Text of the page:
I've been writing an image processing algorithm now, and at some point I needed to collect some statistical information about the transformed pixels to gain some more insight about the direction I should follow with further development. The sort of information that I needed to collect was in the format:

```
key: RGB value
value: int
```

What I did, was I opened the transformed image and iterated through it, saving the values I needed to `std::unordered_map`

that has the following signature:

```
typedef std::unordered_map<boost::gil::rgb8_pixel_t, unsigned int> pixel_map_t;
```

In a loop:

```
for(int y = 0; y < vi.height(); y++) {
SrcView::x_iterator dst_it = src.row_begin(y);
for(int x = 0; x < vi.width(); x++, hits++) {
diff_map.insert(std::make_pair(dst_it[x], /* some uint32 */));
}
```

I also write a custom hash function (it was a perfect hash function: ```
256^2 x R + 256 x G +
B
```

- so the collisions should be minimal regardless of the buckets and hashtable's layout (to a reasonable extend).

What I noticed, was that the insertion was miserably slow! - after reaching the 11'th iteration, insertion speed degraded by about 100x. I had a massive amount of collisions! Despite the very small number of duplicated colors in the image.

Afterwards, I wanted to eliminate any possible fault within my code, and started benchmarking the `unordered_map`

using the STL hash functions with primitive key types such as int.

The code for the benchmark was:

```
std::size_t hits = 0, colls = 0;
for(int y = 0; y < vi.height(); y++) {
SrcView::x_iterator dst_it = src.row_begin(y);
for(int x = 0; x < vi.width(); x++, hits++) {
if(diff_map.find(x*y) != diff_map.cend())
colls++;
diff_map.insert(std::make_pair(x*y, 10));
}
std::cout << y << "/" << vi.height() << " -> buckets: "
<< diff_map.bucket_count() << "("
<< std::floor(diff_map.load_factor() * 100)
<< "% load factor) [ " << colls << " collisions / " << hits << " hits ]" << std::endl;
}
```

... and here are the results for the first 20 iterations of the outer loop (using only STL's hash function for int-typed key):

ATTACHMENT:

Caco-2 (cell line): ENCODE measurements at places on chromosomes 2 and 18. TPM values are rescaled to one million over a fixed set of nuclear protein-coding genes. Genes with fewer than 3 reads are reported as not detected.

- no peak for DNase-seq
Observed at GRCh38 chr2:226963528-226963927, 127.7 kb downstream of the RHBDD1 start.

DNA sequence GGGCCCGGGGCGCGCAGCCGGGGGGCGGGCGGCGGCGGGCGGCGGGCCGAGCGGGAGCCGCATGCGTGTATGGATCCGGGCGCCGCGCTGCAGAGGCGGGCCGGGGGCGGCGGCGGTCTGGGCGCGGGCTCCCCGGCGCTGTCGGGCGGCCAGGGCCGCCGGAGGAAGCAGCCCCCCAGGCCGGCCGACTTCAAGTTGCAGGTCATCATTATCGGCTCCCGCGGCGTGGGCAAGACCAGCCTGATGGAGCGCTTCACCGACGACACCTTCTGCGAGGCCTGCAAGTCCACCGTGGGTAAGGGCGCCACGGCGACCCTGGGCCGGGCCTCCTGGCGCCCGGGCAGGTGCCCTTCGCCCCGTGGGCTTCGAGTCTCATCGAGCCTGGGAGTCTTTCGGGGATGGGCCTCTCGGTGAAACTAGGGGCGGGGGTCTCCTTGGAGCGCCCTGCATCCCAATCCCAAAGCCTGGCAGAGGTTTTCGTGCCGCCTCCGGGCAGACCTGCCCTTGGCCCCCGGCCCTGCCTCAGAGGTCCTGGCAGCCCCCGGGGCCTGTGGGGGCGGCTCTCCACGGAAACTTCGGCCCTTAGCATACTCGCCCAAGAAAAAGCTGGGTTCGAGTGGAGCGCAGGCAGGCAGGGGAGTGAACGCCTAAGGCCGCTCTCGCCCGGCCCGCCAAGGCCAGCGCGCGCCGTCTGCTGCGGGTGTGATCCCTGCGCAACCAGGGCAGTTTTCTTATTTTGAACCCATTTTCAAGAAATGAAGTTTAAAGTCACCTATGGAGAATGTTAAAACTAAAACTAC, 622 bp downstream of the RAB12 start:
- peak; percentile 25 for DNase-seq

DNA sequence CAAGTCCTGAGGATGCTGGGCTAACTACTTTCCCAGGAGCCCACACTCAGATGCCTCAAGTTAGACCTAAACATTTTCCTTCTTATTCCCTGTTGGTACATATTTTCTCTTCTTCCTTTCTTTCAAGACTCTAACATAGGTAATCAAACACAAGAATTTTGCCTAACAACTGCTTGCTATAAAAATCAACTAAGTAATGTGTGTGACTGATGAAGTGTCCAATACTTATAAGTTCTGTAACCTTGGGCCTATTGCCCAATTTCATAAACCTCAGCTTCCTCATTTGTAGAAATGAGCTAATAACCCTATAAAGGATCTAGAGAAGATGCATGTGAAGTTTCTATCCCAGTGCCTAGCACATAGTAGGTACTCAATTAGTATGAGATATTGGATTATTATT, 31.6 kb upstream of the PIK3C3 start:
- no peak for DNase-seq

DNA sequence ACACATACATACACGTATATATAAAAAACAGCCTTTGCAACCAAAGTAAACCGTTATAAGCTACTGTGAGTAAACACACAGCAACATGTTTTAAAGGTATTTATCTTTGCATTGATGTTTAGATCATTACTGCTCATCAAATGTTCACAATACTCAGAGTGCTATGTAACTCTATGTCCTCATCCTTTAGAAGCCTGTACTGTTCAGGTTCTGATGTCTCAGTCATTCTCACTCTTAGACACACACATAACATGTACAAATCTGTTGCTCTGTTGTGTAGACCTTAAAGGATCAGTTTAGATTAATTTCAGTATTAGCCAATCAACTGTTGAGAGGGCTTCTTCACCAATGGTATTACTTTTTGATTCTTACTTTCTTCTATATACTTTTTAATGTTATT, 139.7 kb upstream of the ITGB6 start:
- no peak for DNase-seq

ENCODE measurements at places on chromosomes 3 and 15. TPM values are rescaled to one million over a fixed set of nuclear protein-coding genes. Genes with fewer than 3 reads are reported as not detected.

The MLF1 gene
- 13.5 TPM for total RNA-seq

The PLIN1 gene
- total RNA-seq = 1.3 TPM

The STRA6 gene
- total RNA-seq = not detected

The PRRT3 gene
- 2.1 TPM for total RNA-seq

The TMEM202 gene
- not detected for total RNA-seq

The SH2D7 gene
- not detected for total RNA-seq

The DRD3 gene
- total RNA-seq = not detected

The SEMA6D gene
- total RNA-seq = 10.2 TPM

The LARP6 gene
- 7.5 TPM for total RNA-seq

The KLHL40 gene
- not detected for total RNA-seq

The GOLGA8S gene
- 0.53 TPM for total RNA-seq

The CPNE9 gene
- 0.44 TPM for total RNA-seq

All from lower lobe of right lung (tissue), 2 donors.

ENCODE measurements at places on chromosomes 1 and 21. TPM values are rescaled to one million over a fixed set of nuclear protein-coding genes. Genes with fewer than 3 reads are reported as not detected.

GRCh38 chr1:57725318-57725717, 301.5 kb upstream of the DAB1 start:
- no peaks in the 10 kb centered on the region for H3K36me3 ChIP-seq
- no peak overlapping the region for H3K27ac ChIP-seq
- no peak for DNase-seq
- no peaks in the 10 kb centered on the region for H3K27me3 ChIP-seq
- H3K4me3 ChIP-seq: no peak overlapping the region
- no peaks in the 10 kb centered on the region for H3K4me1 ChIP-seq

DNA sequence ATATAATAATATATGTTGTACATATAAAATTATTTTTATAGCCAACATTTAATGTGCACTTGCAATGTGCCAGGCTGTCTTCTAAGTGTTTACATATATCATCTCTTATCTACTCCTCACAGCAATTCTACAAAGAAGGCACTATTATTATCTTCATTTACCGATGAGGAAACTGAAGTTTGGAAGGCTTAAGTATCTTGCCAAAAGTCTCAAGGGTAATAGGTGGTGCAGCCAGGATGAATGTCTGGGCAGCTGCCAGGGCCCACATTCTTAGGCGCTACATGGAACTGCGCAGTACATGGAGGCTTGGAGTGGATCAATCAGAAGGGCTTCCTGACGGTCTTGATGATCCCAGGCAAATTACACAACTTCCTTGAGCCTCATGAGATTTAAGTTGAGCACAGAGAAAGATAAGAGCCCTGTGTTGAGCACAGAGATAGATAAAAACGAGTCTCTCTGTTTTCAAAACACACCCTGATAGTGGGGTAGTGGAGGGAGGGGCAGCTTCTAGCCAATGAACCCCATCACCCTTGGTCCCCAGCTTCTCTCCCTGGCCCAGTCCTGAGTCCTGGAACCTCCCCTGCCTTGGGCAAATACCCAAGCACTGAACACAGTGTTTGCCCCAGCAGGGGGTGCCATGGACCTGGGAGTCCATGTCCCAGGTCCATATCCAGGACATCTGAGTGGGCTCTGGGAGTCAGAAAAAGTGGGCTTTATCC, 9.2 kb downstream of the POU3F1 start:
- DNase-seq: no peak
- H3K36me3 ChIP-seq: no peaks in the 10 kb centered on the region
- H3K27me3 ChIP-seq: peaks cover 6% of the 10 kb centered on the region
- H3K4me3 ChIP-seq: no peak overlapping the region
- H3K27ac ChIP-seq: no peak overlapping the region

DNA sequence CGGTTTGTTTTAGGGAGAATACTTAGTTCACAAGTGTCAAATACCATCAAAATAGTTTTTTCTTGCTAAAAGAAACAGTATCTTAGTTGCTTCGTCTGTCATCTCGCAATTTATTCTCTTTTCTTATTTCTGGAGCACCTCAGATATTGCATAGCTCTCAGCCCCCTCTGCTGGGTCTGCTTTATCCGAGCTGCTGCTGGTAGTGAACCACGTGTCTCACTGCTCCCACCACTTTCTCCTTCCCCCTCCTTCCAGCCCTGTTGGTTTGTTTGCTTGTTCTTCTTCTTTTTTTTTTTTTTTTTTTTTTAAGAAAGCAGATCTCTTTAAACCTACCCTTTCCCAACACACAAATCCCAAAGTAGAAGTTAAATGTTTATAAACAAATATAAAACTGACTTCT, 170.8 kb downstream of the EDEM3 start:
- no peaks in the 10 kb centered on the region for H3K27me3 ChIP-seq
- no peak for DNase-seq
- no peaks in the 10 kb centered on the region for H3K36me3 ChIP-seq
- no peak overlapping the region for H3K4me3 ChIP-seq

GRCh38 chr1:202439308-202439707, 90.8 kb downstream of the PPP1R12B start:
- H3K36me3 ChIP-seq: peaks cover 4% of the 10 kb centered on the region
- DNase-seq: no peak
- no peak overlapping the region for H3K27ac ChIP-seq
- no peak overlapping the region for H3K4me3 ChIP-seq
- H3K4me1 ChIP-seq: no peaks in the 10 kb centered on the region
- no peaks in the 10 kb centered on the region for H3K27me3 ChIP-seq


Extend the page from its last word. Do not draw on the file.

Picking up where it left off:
```
0/480 -> buckets: 8(12% load factor) [ 639 collisions / 640 hits ]
1/480 -> buckets: 4096(15% load factor) [ 640 collisions / 1280 hits ]
2/480 -> buckets: 4096(23% load factor) [ 960 collisions / 1920 hits ]
3/480 -> buckets: 4096(31% load factor) [ 1281 collisions / 2560 hits ]
4/480 -> buckets: 4096(37% load factor) [ 1654 collisions / 3200 hits ]
5/480 -> buckets: 4096(45% load factor) [ 1964 collisions / 3840 hits ]
6/480 -> buckets: 4096(51% load factor) [ 2370 collisions / 4480 hits ]
7/480 -> buckets: 4096(59% load factor) [ 2674 collisions / 5120 hits ]
8/480 -> buckets: 4096(65% load factor) [ 3083 collisions / 5760 hits ]
9/480 -> buckets: 4096(71% load factor) [ 3460 collisions / 6400 hits ]
10/480 -> buckets: 4096(77% load factor) [ 3872 collisions / 7040 hits ]
11/480 -> buckets: 4096(85% load factor) [ 4161 collisions / 7680 hits ]
12/480 -> buckets: 4096(90% load factor) [ 4612 collisions / 8320 hits ]
13/480 -> buckets: 4096(99% load factor) [ 4901 collisions / 8960 hits ]
14/480 -> buckets: 32768(13% load factor) [ 5315 collisions / 9600 hits ]
15/480 -> buckets: 32768(13% load factor) [ 5719 collisions / 10240 hits ]
16/480 -> buckets: 32768(14% load factor) [ 6148 collisions / 10880 hits ]
17/480 -> buckets: 32768(15% load factor) [ 6420 collisions / 11520 hits ]
18/480 -> buckets: 32768(16% load factor) [ 6870 collisions / 12160 hits ]
19/480 -> buckets: 32768(17% load factor) [ 7135 collisions / 12800 hits ]
20/480 -> buckets: 32768(17% load factor) [ 7584 collisions / 13440 hits ]
21/480 -> buckets: 32768(18% load factor) [ 7993 collisions / 14080 hits ]
```

Isn't the number of collisions too high in this case? STL libraries in general are of high quality, but having 639/640 and 640/1280 for simple int-based key sound at least weird. Or maybe I'm doing something wrong?

And this was my hash function (in theory, should have no collisions at all - but the numbers were very close):

```
template<>
struct std::hash<boost::gil::rgb8_pixel_t> :
public std::unary_function<const boost::gil::rgb8_pixel_t&, size_t>
{
size_t operator()(const boost::gil::rgb8_pixel_t& key) const
{
size_t ret = (static_cast<size_t>(key[0]) << 16) |
(static_cast<size_t>(key[1]) << 8) |
(static_cast<size_t>(key[2]));
//return 256 * 256 * key[0] + 256 * key[1] + key[2];
return ret;
}
};
```

Now, this is not funny anymore...

I wrote this hash function:

```
template<>
struct std::hash<int> :
public std::unary_function<const int&, size_t>
{
size_t operator()(const int& key) const
{
return 5;
}
};
```

In theory, I should have 100% rate of collisions, right? but the results are:

```
0/480 -> buckets: 8(12% load factor) [ 639 collisions / 640 hits ]
1/480 -> buckets: 4096(15% load factor) [ 640 collisions / 1280 hits ]
2/480 -> buckets: 4096(23% load factor) [ 960 collisions / 1920 hits ]
3/480 -> buckets: 4096(31% load factor) [ 1281 collisions / 2560 hits ]
4/480 -> buckets: 4096(37% load factor) [ 1654 collisions / 3200 hits ]
5/480 -> buckets: 4096(45% load factor) [ 1964 collisions / 3840 hits ]
6/480 -> buckets: 4096(51% load factor) [ 2370 collisions / 4480 hits ]
7/480 -> buckets: 4096(59% load factor) [ 2674 collisions / 5120 hits ]
8/480 -> buckets: 4096(65% load factor) [ 3083 collisions / 5760 hits ]
9/480 -> buckets: 4096(71% load factor) [ 3460 collisions / 6400 hits ]
```

Why?

Env: MSVS2010

`std::make_pair(x*y, 10)`

, which is`make_pair(0,10)`

. 639 collision are expected. Didn't look any further, assuming the remainader of your code is equally buggy – hirschhornsalz May 22 '11 at 0:22